A while back I read How to Measure Anything and found it fascinating. In my day job, I spend quite a bit of time trying to make sense of the world by looking at dashboards of requests, latencies, error rates, etc. (software systems).

After finishing the book and taking copious notes, I understood that it gave me a prepackaged process that I could apply as-is, but I found it very difficult to adapt to everyday situations. I don't think I picked up a good intuition about stats, in other words.

I'm looking to change that. Specifically, I want to learn to apply stats in these two situations:

  • measuring things. Mostly software systems, but open to little experiments. Dan Luu used to measure a lot of fun things.
  • understanding how others measure things. I'd like to be able to judge if claims made in a paper about covid spread or social media addiction are backed up by the math/data in the paper.

The challenge I'm facing is that I know a bunch of techniques, but not how they relate to each other and the problems they're meant to solve. To illustrate what I mean: I know how to get percentiles and calculate means, but until today morning I didn't know why averaging percentiles is usually a bad idea. I'm missing the map.

I've seen these books recommended as a good way to start:

  • Statistics, 4th Edition 4th Edition, by Freedman, Pisani, and Purves
  • Probability Theory: The Logic of Science, by Jaynes
  • An Introduction to Error Analysis: The Study of Uncertainties in Physical Measurements, by Taylor
  • Think Stats, by Downey

But I also wanted to ask someone familiar with the field:

  • Is it best to start with an introductory textbook and branch out from there?
  • Are there specific subfields / topics I should be focusing on (or avoiding)?
  • Is what I'm looking to learn labeled in some way? For example, I can't tell if this is data analytics or data science or X.

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I'm assuming you are interested in learning about something by measuring one or more of its attributes, and then using statistics to extract information from the measurements, i.e., you are interested in a hands-on application, then books I found useful include:

Statistics for experimenters by Box, Hunter and Hunter

Design and Analysis of experiments by Montgomery.

Thanks! This is really helpful--I think this is exactly what I'm trying to do.

Are these texts part of a specific academic track/degree or field of study? It sounds like something someone in engineering would spend a semester on. But also like something someone could spend a career on studying.

Being able to accurately assess a paper's claims is, unfortunately, a very high bar. A large proportion of scientists fall short of it. see: [https://statmodeling.stat.columbia.edu/2022/03/05/statistics-is-hard-etc-again/

Most people with a strong intuition for statistics have taken courses in probability. It is foundational material for the discipline.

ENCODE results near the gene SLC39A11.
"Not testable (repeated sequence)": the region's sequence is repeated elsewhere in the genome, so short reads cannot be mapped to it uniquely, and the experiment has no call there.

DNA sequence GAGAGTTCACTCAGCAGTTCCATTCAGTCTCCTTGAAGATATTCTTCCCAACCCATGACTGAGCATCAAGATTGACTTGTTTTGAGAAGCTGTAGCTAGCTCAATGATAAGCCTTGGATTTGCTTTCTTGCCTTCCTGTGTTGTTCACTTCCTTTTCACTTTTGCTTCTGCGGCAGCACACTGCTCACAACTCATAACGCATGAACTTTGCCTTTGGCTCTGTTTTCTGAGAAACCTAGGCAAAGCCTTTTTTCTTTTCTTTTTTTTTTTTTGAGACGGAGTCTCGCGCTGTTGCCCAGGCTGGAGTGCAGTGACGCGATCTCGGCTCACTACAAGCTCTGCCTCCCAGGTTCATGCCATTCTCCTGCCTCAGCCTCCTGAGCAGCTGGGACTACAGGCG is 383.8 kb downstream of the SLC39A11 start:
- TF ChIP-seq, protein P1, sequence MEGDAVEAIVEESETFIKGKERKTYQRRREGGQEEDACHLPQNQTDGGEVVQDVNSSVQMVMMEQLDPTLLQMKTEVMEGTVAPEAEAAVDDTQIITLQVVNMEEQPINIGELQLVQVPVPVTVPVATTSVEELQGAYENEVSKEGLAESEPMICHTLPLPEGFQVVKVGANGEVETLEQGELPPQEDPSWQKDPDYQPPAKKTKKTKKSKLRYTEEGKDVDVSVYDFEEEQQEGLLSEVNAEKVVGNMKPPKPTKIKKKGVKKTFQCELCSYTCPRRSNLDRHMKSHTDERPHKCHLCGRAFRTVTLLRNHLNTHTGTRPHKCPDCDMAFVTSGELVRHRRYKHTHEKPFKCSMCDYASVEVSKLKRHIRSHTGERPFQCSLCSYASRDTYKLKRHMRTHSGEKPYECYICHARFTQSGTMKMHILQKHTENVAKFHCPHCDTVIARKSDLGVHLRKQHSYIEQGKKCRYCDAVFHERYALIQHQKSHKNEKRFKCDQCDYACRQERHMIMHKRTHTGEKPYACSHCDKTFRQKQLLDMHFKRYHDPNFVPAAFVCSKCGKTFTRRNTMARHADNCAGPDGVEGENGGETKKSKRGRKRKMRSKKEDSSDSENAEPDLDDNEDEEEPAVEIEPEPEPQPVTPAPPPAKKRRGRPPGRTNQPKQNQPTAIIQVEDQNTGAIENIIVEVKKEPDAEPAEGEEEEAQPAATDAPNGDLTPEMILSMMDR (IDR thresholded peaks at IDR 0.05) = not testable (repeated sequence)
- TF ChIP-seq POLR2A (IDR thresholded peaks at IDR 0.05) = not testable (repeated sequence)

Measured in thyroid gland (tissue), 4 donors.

If you haven't taken a probability course, and if you're serious about wanting to learn stats well, I would strongly recommend to start there. I think Harvard's intro probability course is good and has free materials: https://projects.iq.harvard.edu/stat110/youtube 

I've taught out of Freedman, but not the other texts. It's well written, but it is targeted at a math-phobic audience. A fine choice if you do not wish to embark on the long path

Thanks! I'll look this over.

Out of curiosity,

Most people with a strong intuition for statistics have taken courses in probability. It is foundational material for the discipline.

Do some people learn statistics without learning probability? Or, what's different for someone who learns only stats and not probability?

(I'm trying to grasp what shape/boundaries are at play between these two bodies of knowledge)

Statistics is trying to "invert" what probability does.  Probability starts with a model, and then describes what will happen given the model's assumptions. Statistics goes the opposite direction: it is about using data to put limits on the set of reasonable/plausible models.  The logic is something like: "if the model had property X, then probability theory says I should have seen Y. But, NOT Y.  Therefore, NOT X." It's invoking probability to get the job done. Applying statistical techniques without understanding the probability models involved is like having a toolbox, without understanding why any of the tools work. It all goes fine until the tools fail (which happens often, and often silently) and then you're hosed.  You may fail to notice the problems entirely, or may have to outsource judgments to others with more experience.
Thanks, this is incredibly useful. I think I understand enough to put together a curriculum to delve into this topic. Starting with the harvard course you recommended.
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Pattern-match the real problems or their parts to the problems in the textbook. That will help you figure out what to do.